I used to have a cell only, no "smart" aspects. Now I have the works I need to practice responsiblity.
That is the smartest choice. I have turned off all notices of "activity" on my apps - including blogger. Now they are checked at my convenience and I'm not interrupted while doing other things. I got off Facebook before the election because I was being inundated by political messages from complete strangers. Now we see it was foreign interference and/or special interest groups. They must label their ads on TV and radio but not over the internet. It was too much.
More sewing in 2018.
I'm glad to find another Coin aficionado! The basic design is simple but there are many variations - especially when we are quite liberal in our interpretation of a Coin. Ha.
I don't pick up my landline until I hear who it is. Same with the cell... most of the time. There are lots of robocalls on both. Yuck. I got off Facebook two years ago because I didn't like the way strangers were being shoved at me as "something I'd like to read." There was a withdrawal period but I have so much more time. Actually, we each have only a certain amount of time. I'm trying to fill mine with what I want most to do. Like you, "focus on fabric" is a big interest.
We miss so much reality these days. So sad because I don't think they feel better connected.
Yep. String quilts for long strings, Coin quilts for shorter strings. We must use all our fabric. Ha!
I started with a cell for emergencies, too, but once I got one with apps it's been a slippery slope. It does take time to learn to use it. Now I'm focusing on managing it so it's a good servant, not a master.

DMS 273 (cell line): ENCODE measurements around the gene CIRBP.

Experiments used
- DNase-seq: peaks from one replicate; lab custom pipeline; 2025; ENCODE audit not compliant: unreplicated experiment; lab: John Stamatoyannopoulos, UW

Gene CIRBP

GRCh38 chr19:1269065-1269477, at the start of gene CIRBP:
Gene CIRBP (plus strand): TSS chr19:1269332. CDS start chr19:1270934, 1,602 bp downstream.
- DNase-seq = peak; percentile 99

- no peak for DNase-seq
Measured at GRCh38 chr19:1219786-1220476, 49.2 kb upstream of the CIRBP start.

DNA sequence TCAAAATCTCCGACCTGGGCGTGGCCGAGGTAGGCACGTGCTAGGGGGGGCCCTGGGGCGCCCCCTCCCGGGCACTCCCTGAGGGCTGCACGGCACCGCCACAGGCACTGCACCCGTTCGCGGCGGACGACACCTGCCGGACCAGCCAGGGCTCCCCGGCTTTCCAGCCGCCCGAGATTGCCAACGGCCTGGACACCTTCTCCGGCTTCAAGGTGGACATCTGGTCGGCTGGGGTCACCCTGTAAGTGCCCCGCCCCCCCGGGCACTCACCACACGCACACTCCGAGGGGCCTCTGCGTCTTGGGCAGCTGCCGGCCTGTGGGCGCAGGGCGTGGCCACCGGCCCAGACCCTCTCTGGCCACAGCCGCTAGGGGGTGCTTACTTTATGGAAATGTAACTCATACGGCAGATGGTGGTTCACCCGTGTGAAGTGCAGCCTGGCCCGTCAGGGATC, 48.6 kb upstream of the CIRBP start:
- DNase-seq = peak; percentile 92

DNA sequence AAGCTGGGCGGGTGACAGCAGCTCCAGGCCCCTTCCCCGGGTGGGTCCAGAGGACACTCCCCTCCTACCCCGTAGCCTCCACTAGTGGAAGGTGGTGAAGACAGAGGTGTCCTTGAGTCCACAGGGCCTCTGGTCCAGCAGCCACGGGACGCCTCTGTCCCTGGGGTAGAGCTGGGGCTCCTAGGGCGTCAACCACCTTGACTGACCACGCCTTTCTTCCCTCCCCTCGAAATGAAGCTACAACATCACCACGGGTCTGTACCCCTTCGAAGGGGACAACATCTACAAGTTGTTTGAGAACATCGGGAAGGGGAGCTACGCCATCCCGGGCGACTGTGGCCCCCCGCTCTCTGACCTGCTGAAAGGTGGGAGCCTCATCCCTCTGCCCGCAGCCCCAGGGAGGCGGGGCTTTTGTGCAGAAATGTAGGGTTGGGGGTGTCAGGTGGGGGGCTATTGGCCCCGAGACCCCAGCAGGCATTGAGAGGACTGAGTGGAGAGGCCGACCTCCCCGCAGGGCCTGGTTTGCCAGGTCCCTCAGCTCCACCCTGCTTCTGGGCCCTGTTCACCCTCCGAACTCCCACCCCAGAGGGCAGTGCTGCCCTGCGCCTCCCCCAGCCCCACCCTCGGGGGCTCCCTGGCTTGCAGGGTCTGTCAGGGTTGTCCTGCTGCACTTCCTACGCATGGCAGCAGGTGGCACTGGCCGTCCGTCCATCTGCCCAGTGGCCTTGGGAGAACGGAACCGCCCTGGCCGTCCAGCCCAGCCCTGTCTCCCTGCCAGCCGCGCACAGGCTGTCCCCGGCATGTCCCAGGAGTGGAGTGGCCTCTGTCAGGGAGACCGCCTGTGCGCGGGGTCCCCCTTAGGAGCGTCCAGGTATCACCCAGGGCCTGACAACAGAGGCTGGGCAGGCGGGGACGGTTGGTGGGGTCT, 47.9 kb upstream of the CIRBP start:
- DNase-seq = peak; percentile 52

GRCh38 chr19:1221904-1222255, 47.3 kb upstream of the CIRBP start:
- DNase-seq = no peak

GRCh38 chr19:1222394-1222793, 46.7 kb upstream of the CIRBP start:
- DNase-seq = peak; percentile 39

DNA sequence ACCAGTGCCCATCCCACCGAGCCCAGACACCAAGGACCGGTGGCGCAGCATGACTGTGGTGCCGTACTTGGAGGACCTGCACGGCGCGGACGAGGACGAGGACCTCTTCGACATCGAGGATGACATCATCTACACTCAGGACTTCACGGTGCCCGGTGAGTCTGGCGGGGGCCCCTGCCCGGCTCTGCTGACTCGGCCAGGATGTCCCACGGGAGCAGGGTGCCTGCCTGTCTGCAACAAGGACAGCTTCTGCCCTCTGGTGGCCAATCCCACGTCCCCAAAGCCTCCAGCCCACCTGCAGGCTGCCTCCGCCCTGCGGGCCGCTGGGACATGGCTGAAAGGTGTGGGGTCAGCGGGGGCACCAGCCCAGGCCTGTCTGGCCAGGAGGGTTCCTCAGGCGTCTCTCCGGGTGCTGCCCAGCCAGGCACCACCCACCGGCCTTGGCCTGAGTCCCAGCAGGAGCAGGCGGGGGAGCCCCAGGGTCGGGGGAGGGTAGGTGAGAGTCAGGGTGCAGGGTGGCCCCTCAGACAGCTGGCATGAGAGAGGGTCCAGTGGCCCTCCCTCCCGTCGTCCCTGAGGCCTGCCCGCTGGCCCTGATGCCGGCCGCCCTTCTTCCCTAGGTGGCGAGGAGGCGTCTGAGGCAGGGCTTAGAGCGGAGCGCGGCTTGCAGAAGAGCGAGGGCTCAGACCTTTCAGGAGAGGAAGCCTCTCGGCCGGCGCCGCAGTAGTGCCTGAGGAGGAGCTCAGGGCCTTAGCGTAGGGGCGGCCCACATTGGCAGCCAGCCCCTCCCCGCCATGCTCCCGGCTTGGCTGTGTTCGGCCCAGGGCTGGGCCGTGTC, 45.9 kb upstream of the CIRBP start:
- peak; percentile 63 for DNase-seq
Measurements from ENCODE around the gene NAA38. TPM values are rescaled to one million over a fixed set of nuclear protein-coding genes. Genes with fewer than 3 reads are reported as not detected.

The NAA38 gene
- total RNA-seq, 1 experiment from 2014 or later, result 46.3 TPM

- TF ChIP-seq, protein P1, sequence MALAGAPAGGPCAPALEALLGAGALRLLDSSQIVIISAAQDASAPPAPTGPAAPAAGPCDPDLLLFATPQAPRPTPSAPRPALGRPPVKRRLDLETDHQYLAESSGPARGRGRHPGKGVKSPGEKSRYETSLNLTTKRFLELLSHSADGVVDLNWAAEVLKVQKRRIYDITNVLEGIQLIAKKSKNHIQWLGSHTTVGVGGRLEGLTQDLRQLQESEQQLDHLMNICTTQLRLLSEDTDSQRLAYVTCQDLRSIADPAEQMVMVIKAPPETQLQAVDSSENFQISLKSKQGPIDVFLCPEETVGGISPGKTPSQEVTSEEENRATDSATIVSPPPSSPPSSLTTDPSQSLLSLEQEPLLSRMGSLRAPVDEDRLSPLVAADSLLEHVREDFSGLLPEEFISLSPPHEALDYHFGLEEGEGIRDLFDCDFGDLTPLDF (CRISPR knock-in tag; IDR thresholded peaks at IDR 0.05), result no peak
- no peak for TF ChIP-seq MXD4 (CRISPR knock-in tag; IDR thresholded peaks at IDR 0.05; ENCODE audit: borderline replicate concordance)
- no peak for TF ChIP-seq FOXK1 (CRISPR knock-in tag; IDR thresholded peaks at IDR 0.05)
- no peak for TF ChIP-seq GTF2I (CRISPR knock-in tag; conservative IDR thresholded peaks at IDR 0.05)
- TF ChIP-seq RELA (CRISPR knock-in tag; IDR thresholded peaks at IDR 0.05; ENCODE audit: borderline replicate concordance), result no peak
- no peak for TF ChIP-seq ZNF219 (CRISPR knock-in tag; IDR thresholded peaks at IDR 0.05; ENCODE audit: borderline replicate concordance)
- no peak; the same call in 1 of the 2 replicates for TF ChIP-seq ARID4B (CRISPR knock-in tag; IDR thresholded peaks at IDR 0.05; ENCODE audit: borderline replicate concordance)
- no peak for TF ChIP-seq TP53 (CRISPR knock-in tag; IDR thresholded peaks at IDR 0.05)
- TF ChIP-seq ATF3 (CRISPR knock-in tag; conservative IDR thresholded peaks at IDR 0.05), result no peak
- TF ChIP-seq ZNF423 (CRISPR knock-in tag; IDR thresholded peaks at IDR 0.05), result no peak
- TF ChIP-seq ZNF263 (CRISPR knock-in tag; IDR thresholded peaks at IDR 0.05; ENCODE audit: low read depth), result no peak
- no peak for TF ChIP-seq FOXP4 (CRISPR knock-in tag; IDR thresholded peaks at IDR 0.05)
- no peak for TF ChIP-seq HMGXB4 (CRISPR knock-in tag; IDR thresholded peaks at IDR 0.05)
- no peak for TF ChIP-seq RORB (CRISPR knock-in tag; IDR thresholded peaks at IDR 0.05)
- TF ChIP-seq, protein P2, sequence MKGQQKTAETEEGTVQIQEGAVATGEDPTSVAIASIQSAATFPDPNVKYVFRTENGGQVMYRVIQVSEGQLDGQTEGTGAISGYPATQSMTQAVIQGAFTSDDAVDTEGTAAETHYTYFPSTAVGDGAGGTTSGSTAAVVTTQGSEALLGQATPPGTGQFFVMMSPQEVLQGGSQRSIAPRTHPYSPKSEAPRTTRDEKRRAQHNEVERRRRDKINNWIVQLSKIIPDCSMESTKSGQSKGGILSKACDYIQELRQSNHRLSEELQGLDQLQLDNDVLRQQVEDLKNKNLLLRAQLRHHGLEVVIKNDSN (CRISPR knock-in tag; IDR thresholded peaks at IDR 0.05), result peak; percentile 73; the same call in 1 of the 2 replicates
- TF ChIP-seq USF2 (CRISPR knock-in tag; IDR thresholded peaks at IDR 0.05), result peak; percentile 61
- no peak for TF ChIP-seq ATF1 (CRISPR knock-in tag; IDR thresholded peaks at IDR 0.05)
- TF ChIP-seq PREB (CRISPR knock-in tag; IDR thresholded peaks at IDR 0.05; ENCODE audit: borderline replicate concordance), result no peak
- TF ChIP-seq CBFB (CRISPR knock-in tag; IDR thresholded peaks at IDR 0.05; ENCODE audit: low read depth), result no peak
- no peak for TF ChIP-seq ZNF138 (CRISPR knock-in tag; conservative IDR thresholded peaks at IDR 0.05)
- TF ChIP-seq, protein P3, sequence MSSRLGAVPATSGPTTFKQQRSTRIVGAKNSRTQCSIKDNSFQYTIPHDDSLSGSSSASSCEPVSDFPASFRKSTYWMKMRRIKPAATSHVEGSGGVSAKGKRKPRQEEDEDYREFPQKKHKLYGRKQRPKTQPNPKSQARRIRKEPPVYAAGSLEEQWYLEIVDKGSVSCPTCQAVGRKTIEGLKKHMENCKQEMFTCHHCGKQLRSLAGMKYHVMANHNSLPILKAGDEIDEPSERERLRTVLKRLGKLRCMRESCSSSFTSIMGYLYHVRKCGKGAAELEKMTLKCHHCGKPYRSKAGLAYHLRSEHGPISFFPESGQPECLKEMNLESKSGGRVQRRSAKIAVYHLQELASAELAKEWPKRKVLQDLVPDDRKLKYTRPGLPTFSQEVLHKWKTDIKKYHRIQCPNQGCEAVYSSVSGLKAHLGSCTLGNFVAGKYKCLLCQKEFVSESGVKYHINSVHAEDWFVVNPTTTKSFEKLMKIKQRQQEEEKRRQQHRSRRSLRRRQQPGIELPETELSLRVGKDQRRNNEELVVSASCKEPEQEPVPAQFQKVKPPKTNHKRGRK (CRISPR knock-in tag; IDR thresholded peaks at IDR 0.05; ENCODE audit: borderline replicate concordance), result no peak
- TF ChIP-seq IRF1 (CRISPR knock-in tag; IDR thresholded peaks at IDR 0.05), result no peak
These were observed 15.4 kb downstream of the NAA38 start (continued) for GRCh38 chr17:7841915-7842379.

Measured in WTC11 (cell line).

I didn't have a TV during college and for several years after. Weather on the radio. Amazing how much I read, walked, interacted.
It's such a joy to work with household fabrics. Each time I touch or even focus on one of those Coins I get such a feeling of pleasure. I think I'm ready to baste it.
I do like not being plugged in although I enjoy playing a few games with my family. I don't want to play with strangers. Sharing devices sounds perfect. DH will never for for that though.
Sometimes I wish I had my basic cell back. The apps can be terribly tempting. Learn to use them then learn to "un-use" them. The cell worked better when only my family knew the number. Then robocalls finally caught up with these numbers. Ha.
I'm delighted I remembered to check the layout before the final sewing. You're right, it's very satisfying.
I love where the Chinese Coins are leading you. As for phones,there's been lots in the press here recently about social media and the ways they have found to generate addictive behaviour in the users. I have started leaving mine behind deliberately and the world hasn't crumbled yet.
I'm certainly getting a taste of your style by using so many used/vintage/household fabrics. Some needed starching. Do you do that or just work with them as is?
I will always remember learning the Spanish banned novels (which were are recent innovation) along with heretical books from the New World because they distracted people from their work. Humans seem to constantly be drawn to new technology and fairly incapable of regulating their interactions. I'm with you. Leaving it behind and/or turning it off are healthy actions for me. It also helps to make a list of what I want to accomplish that day. I do like using it but want to make it a tool rather than a master.
I wouldn't have met you if I hadn't been "wasting time" reading blogs one day.
Blogs don't count! I seldom starch, though sometimes wish I had once it's too late. If a fabric is very fine and I worry it won't stand up to use, I use an interfacing, but only as a last resort.
Exactly what I do. I learned to line those fine ones years ago. So much easier than worrying. And starch is always an afterthought... when it's too late.